The level of Fox News Christian hypocrisy is stunning. While they feel it's just fine and dandy to bash those who are don't believe in Fox's version of Christianity, they get their nice, white Christian panties in a bunch over a Newsweek article which calls out Christians for their hypocrisy in cherry picking bible verses in order to suit right wing ideology. Tuesday's Fox & Friends got their patented persecuted Christian vibe on with yet another whine about how nasty Newsweek, OMG, "bashed" the Bible. Thursday's Fox & Friends rang in the New Year with a continuation of that whine!
Jesus BFF, Ainsley Earhardt (who endorses "benign Christianity" in public schools) continued where another Jesus BFF, Elisabeth Hasselbeck left off. Sounding mighty pissed, she began the patented "Fight for Faith" segment: "Listen to this, Newsweek Magazine latest issue is, it's a piece bashing the bible." She showed the blasphemous Newsweek cover which, OMG, said that the Bible "is so misunderstood, it's a sin." As did Hasselbeck, she read the first paragraph. As did Hasselbeck she omitted the sentence, "they appeal to God to save America from their political opponents, mostly Democrats." She introduced her guest, radical right winger and professional Christian Erick Erickson who "took Newsweek to task in his Twitter." Erickson is so Christian that, during Wendy Davis' failed campaign for Texas governor, he smeared her with the term, "abortion Barbie."
The chyron framed, as Fox Fact, "Christianity Under Attack, Newsweeks Biblical Hit Piece," as Erickson whine about how the author, LOL, wasn't fair & balanced. Without providing specifics, he claimed that Kurt Eichenwald got his facts wrong. (Oh, the irony!) He whined about how, during their Twitter exchange, Eichenwald accused Erickson, as a critic of the government, of violating Romans 13 which seems to say that Christians need to obey authority. The chyron established more Fox Fact: "Anti-Bible Bias."
Earhardt seemed incredulous that Eichenwald refers to Christians as "God's frauds" and "cafeteria Christians" and asked Erickson to explain why. Rather than get into why God's peeps would be so insulted, Erickson got into an exegesis of the different New Testament Nativity narratives. The chyron underscored the persecuted Christian meme: "Faith Under Fire." He cited irony in how Newsweek has had publishing problems yet "is lashing out" at the Bible which is the most popular book evah.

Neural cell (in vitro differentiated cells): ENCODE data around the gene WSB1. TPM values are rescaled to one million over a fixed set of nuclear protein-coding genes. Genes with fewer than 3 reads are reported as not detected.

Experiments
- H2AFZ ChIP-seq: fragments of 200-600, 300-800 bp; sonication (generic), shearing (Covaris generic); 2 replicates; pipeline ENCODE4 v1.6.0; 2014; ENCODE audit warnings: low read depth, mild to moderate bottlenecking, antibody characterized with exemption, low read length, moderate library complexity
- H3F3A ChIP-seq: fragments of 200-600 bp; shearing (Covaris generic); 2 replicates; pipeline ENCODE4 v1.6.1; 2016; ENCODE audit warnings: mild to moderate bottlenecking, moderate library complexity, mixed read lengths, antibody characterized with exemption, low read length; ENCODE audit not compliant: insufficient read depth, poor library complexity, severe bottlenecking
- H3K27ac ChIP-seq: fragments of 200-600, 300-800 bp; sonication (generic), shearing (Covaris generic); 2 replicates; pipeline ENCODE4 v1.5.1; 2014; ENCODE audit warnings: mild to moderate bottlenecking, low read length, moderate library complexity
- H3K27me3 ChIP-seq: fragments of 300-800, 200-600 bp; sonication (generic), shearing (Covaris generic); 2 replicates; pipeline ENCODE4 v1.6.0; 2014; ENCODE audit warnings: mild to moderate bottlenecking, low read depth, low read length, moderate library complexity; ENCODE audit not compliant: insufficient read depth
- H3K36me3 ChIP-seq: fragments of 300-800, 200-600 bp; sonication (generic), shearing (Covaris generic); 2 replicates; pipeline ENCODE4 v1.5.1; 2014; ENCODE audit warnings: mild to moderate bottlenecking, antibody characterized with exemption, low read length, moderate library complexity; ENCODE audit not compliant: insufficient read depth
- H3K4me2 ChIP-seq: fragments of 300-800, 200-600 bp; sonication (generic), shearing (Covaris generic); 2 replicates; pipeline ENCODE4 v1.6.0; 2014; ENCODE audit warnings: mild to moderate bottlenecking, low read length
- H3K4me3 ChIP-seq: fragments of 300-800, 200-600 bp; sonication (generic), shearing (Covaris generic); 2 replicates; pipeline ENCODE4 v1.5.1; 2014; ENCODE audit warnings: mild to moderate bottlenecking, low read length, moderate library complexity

Still sounding mighty pissed, Earhardt read Eichenwald's quote about how what we read, in the Bible, is the end result of many translations. Not surprisingly, Erickson vouched for the veracity of the translations which, he claimed, "haven't impacted the meaning." Erickson informed us that he is now attending a Christian seminary which answers all the evil questions raised in the article so that proves it. He added that Eichenwald should have talked to those who have these answers.
Earhardt wanted to know "how Christians face those who don't believe in God." (Uh, attack them on Fox News?) There was rich irony in her question of "how you have honest conversations with them." (Uh, you attack them on Fox News?) Erickson blithered about how "some people just don't want to know" and try to "undermine the faith." He accused the Newsweek article of having been written to "buttress those who have turned against the church." His "lesson to pastors" and congregants was to "understand the facts of your faith." He concluded with his fact that "there are easy answers" to questions about Christianity.
Fox & Friends - Easy Answers Indeed!
For me, this was the most telling part of Earhardt’s and Erickson’s conversation. While I am rather dumbfounded that Earhardt wouldn’t actually know why so many Christians are seen as frauds and/or of the cafeteria variety, Erickson had to be uncomfortable that she asked this. The fraud/cafeteria argument is one of the points made in Eichenwald’s article but Erickson did not want to go there. Instead he played a bit of misdirection by telling Earhardt/the viewers to “look over here” which allowed Erickson to run away from the subject of fraud/cafeteria Christians.
Eichenwald’s piece is fair game for dissection and criticism. But the fact that Erikson clearly did not want to discuss this particular area of the article just shows what a coward he is and that he simply does not want to make the FOX “news” viewer base look in the mirror when it comes to their own alleged Christian beliefs vs. their behavior (and that of the FOX “news” talking heads too).
When I was living off-campus at a University in Central Florida during the ’60s, we were visited by Jehovah Witness “missionaries” at about 10 am on a Sunday morning (good time to hunt down infidels). Two of my house-mates who had committed the Bible to memory in order to participate in church-run summer camps, teamed up to provide verse after verse to “explore” (their word) the deeper meaning of the verses quoted by our uninvited visitors. I still recall their saying, time after time:
“Ahhhhh, yes. Uh, * (name redacted)*, that reminds me of (chapter and verse).” Turning to our visitors: “Uh, could you please refresh my memory by turning to that part of the Bible?”
After about an hour of trying in vain to account for the undeniable contradictions, our visitors fled and there were no further visits from the local JW chapter.